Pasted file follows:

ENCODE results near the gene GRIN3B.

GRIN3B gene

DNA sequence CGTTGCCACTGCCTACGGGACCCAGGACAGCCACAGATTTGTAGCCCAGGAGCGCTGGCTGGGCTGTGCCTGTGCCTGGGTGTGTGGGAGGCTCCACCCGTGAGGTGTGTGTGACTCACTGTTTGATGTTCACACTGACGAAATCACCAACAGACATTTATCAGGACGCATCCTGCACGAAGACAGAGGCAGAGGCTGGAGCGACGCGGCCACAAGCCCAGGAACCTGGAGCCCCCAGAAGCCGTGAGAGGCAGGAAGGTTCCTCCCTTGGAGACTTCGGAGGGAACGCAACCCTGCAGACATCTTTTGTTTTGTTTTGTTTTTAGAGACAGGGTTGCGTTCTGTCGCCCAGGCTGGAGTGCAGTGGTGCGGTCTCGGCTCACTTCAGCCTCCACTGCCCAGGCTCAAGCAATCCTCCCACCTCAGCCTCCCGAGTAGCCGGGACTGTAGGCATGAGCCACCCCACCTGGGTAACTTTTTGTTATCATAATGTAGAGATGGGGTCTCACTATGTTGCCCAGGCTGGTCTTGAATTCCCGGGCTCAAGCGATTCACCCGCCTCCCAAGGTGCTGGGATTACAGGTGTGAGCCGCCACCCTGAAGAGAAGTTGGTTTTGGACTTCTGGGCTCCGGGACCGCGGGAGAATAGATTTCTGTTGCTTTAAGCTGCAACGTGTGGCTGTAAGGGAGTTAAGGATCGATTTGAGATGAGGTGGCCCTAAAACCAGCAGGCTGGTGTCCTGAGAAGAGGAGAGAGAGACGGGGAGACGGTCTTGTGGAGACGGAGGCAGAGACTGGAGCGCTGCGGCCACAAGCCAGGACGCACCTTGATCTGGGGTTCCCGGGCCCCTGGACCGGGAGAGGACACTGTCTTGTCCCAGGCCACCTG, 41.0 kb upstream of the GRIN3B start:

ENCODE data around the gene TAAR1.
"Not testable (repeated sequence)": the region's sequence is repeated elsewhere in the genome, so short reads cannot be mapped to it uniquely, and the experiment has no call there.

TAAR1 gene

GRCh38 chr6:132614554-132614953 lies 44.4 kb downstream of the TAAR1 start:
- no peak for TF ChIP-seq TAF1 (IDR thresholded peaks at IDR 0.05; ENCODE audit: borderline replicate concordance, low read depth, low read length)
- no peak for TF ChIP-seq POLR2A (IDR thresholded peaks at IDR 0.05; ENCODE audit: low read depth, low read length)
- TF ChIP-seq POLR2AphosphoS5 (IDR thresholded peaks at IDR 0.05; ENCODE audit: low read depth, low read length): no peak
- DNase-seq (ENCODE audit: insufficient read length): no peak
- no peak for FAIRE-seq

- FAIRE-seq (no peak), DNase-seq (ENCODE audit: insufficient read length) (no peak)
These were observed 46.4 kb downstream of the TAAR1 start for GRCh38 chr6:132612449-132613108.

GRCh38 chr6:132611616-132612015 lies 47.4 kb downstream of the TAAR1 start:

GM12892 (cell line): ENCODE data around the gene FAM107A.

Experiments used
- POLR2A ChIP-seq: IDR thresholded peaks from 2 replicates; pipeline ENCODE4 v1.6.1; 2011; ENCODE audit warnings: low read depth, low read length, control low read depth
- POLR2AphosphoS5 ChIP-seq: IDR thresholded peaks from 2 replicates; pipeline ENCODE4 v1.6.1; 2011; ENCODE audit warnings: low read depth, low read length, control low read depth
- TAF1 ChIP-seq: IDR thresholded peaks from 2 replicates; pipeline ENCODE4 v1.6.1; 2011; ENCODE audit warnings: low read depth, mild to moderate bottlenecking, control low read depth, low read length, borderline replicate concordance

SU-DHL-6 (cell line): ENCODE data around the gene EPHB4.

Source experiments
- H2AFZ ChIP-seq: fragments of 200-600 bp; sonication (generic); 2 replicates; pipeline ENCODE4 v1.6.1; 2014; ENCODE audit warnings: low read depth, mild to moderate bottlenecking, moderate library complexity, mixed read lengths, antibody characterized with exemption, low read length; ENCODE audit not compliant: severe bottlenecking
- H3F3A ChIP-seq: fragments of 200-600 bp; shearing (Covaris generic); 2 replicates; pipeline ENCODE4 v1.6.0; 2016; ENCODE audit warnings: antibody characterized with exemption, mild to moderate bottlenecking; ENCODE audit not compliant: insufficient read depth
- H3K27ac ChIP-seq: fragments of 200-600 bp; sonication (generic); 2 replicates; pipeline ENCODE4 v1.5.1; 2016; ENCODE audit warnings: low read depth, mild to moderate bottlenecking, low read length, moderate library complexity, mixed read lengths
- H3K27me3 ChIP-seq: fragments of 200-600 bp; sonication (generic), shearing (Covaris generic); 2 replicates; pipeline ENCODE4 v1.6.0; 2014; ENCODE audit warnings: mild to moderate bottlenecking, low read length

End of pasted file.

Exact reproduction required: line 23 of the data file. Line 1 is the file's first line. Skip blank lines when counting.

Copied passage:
- H2AFZ ChIP-seq: fragments of 200-600 bp; sonication (generic); 2 replicates; pipeline ENCODE4 v1.6.1; 2014; ENCODE audit warnings: low read depth, mild to moderate bottlenecking, moderate library complexity, mixed read lengths, antibody characterized with exemption, low read length; ENCODE audit not compliant: severe bottlenecking